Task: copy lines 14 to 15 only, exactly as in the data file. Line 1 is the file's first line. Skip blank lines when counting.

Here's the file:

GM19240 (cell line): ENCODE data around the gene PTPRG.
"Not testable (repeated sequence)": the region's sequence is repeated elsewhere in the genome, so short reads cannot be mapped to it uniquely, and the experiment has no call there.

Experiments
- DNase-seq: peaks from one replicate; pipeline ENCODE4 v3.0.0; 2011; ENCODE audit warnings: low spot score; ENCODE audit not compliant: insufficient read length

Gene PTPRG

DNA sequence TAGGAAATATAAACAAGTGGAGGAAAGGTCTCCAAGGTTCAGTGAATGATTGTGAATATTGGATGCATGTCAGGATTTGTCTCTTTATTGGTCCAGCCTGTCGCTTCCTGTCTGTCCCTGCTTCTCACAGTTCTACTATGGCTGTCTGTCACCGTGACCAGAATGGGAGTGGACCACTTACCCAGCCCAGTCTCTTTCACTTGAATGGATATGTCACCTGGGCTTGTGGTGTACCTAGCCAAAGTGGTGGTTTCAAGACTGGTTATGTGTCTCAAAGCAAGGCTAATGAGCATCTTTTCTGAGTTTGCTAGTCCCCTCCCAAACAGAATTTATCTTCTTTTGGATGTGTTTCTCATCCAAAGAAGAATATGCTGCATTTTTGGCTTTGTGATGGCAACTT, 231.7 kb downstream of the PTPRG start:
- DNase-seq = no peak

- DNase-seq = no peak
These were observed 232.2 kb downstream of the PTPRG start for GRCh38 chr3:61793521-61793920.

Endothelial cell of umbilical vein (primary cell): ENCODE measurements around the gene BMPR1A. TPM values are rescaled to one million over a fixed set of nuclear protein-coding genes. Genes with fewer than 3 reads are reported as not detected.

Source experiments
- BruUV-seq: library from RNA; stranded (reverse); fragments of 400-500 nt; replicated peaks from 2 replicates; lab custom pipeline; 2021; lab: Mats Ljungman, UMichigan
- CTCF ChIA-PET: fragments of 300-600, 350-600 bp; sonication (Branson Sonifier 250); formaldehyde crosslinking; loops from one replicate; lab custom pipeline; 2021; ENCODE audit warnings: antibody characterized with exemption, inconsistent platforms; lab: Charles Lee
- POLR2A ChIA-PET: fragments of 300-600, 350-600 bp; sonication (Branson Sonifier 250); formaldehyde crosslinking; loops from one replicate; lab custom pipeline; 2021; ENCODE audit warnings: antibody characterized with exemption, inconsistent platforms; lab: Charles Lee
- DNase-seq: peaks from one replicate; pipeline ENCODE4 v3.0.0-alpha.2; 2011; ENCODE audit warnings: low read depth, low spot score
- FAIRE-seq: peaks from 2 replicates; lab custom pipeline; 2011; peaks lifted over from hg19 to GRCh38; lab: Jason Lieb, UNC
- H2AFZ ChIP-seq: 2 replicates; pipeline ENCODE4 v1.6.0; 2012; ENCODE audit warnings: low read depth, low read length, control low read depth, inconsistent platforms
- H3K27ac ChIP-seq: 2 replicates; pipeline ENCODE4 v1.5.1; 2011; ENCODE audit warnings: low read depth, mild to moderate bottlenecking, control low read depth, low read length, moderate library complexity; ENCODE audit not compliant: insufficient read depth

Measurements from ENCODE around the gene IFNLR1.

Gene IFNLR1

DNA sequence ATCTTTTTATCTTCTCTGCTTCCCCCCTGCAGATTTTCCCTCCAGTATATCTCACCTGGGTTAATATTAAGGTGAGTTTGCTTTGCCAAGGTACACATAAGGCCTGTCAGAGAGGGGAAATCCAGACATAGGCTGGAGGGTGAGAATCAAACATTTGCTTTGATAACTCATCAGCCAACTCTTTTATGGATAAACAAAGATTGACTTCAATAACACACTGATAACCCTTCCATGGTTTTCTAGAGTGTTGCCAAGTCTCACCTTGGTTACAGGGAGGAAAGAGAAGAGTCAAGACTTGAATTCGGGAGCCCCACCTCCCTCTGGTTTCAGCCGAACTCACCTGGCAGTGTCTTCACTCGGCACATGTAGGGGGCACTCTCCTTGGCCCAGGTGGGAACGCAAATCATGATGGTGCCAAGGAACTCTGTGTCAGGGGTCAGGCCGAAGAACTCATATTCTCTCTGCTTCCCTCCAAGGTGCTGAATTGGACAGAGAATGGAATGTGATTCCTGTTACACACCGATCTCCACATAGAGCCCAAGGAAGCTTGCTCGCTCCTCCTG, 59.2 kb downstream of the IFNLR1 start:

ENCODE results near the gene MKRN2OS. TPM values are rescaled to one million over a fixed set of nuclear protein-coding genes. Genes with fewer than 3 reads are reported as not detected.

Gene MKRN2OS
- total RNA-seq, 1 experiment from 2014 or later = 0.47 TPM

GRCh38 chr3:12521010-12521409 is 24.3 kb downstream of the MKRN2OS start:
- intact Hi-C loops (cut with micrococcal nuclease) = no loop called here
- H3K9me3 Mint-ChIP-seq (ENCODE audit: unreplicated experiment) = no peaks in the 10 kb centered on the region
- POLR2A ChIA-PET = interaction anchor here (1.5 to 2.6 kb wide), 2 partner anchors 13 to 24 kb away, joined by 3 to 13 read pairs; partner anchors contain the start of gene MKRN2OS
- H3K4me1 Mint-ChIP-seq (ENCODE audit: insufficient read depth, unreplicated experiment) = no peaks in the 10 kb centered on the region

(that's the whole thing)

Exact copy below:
- POLR2A ChIA-PET: fragments of 300-600, 350-600 bp; sonication (Branson Sonifier 250); formaldehyde crosslinking; loops from one replicate; lab custom pipeline; 2021; ENCODE audit warnings: antibody characterized with exemption, inconsistent platforms; lab: Charles Lee
- DNase-seq: peaks from one replicate; pipeline ENCODE4 v3.0.0-alpha.2; 2011; ENCODE audit warnings: low read depth, low spot score